How much sleep you get a night may depend on where in your time zone you live, a new study suggests.
And that, in turn, may help to shape your overall health.
People that live on the wrong side of a time zone see more sun later into the evening, go to bed later, get less sleep, and may wind up with more health (and financial) problems.
Researchers at the University of Pittsburgh and the Universita della Svizzera in Italy found that people who live on the edge of a time zone where the sun sets latest are at the greatest risks for breast cancer, obesity, heart attack and diabetes.
People who live on the West side of each time zone go to bed later (dark blue), get less sleep, make less money, and suffer more diseases on average, as a map from the new study shows
Public health and sleep experts have been sounding the alarm that the US – and many countries the world over – are in a sleeplessness epidemic.
And being underslept is a known risk factor for health problems.
Even small changes like daylight savings time are associated with higher rates of heart attacks.
Similarly, we know that women rates of breast cancer are higher among women who do shift work.
Irregular work hours disrupt the circadian rhythms that dictate our biological clocks which contribute to the fluctuations of our hormones.
But the new study, published in the Journal of Health Economics, suggests that more minute differences in our days and schedules can shape our sleep schedules and health outcomes.
Moving westward, the sun sets later and later into the day, and even sets later within the time zone.
So within a single time zone, the sun sets a over an hour earlier on the east side than on the west side.
Sleep experts say that the constant presence of artificial lighting has made it far more difficult for the average person to sleep than it once was.
Even with all of that additional light pollution, the sun’s presence in the sky still has powerful pull on us toward wakefulness or sleep.
The sun sets at a later time on the west side of each time zone (darker blues), as a map from the new study shows
Light triggers a chemical that travels to the brain and tells us what time it is and what it is supposed to be doing – which, in the presence of light, is being awake.
As long as the brain’s component of the biological clock, called the hypothalamus, thinks it’s daytime, it will in turn instruct the endocrine to hold the melatonin, the hormone that helps trigger sleep.
So the longer the sun is up to kick of that chain of events, the longer our we’ll stay up.
Even if modern life didn’t require us to be up early for work, school and our various other daytime responsibilities, once the sun comes up, the whole waking system gets kicked off again.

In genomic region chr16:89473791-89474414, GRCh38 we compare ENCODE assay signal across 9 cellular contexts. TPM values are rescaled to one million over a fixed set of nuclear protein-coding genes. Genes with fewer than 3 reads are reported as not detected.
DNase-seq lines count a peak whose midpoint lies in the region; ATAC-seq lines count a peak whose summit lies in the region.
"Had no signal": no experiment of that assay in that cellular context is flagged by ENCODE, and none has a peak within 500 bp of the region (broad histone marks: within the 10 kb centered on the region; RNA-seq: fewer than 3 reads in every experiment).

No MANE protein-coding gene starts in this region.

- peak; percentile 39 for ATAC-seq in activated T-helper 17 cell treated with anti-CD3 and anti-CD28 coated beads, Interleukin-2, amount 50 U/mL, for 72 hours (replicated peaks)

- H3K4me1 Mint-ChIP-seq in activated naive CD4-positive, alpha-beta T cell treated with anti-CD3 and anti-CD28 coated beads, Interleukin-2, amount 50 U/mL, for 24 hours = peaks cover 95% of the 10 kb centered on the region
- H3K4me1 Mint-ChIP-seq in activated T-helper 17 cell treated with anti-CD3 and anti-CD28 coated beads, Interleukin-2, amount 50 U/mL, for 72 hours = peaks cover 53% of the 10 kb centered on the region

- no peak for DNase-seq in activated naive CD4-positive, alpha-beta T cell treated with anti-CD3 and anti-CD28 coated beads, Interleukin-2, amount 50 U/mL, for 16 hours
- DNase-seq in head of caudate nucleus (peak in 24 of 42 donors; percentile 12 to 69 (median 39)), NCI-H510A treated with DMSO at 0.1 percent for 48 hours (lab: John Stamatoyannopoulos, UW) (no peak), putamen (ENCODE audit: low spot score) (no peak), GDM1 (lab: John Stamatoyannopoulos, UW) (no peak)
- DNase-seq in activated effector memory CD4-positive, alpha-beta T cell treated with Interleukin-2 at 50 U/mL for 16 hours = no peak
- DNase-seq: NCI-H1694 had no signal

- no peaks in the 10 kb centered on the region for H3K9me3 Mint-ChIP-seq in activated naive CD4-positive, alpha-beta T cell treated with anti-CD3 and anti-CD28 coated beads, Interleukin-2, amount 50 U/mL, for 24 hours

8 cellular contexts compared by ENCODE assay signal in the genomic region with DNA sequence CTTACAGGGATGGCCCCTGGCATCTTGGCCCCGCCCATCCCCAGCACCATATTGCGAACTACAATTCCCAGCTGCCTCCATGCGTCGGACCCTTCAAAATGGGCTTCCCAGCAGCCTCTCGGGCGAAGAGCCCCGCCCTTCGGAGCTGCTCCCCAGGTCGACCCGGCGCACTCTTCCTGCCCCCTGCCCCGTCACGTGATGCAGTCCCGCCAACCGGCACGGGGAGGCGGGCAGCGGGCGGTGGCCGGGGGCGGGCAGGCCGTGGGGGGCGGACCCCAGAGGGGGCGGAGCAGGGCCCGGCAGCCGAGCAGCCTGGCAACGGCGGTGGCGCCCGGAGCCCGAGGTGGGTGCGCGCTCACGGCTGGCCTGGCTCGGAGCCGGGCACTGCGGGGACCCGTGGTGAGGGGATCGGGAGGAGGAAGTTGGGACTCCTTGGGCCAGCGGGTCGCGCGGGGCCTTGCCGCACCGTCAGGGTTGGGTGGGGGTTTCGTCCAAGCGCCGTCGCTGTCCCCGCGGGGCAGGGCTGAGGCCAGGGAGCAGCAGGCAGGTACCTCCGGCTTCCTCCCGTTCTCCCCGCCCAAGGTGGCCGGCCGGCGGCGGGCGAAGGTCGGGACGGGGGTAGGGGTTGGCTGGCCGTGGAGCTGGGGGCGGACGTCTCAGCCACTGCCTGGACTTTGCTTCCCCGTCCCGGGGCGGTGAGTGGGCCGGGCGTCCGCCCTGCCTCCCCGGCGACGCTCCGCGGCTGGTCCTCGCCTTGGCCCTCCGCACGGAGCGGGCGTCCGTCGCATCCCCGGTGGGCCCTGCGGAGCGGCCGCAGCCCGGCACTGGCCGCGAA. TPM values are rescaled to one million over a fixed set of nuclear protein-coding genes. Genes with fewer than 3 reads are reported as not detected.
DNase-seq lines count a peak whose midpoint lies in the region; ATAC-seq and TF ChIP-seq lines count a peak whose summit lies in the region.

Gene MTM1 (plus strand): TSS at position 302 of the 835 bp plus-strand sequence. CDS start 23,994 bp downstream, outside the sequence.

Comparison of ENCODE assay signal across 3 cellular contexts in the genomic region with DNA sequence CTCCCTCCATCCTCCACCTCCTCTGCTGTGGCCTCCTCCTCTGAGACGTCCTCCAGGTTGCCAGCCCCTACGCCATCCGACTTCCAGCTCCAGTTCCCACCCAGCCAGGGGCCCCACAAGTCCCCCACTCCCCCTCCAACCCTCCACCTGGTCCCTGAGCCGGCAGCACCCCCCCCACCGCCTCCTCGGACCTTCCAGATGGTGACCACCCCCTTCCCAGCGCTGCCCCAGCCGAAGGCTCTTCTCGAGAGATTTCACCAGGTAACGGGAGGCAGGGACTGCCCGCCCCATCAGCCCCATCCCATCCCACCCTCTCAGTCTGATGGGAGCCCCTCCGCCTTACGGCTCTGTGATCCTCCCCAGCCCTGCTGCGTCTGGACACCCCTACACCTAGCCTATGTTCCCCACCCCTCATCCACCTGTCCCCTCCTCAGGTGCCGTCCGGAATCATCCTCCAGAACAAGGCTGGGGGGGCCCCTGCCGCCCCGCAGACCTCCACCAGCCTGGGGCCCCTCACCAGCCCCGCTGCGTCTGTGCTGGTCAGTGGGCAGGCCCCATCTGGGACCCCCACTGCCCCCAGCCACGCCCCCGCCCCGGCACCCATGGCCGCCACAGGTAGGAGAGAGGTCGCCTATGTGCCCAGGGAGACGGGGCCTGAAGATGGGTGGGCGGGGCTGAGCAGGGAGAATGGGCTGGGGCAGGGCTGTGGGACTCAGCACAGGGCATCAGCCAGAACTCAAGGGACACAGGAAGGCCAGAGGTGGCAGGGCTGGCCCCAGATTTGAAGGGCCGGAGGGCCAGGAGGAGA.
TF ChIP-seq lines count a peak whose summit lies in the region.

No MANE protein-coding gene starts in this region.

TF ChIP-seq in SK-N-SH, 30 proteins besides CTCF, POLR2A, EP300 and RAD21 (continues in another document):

The new study showed just how precise that clockwork is – and how significant its effects could be.
The researchers compared data on average daily sunset times across each of the four time zones in the US to the average bedtime of people living in each county.
Average bedtimes per county only varied by about 20 minutes, ranging from 11.09pm on the early side to 11.30pm.
But even that variation adds up fast. If you fall at the late end of of the bedtime spectrum, but get up at the same time (on average) as everyone else, you lose out on 113 hours of sleep in a year.
This variation aligned almost uncannily with shift in sunset times from east to west.
And a further assessment just confirmed what sleep scientists have long said about the negative effects of less sleep on health and economy.
In counties with late sunsets and bedtimes, more residents got an average of six hours of sleep or less, and more likely to get a full, luxurious eight.
In those high-light low-sleep zones, obesity was 21 percent more common and people were 11 percent more likely to be overweight.
Those combined risk factors added up to higher rates of poor health outcomes too.
Heart attacks, diabetes and breast cancer were all more common on the western ends of time zones, too.
These underslept zones even hurt more financially, with wages falling about three percent short of the east sides of time zones.
As a side note – or perhaps a consolation for the sleepless west-siders – the study authors found that there might be environmental and biological underpinnings to the notion of ‘work hard, play hard.’
‘Individuals may derive more utility from enjoying leisure time with more natural light in the evening,’ they wrote.
Whether that quality of life distinction is worth the lost wages, weight gains and disease was not discussed in the paper.
Instead, the authors encouraged people who live on the wrong side of their timezone to try to offset their zip codes with pro-sleep social schedules.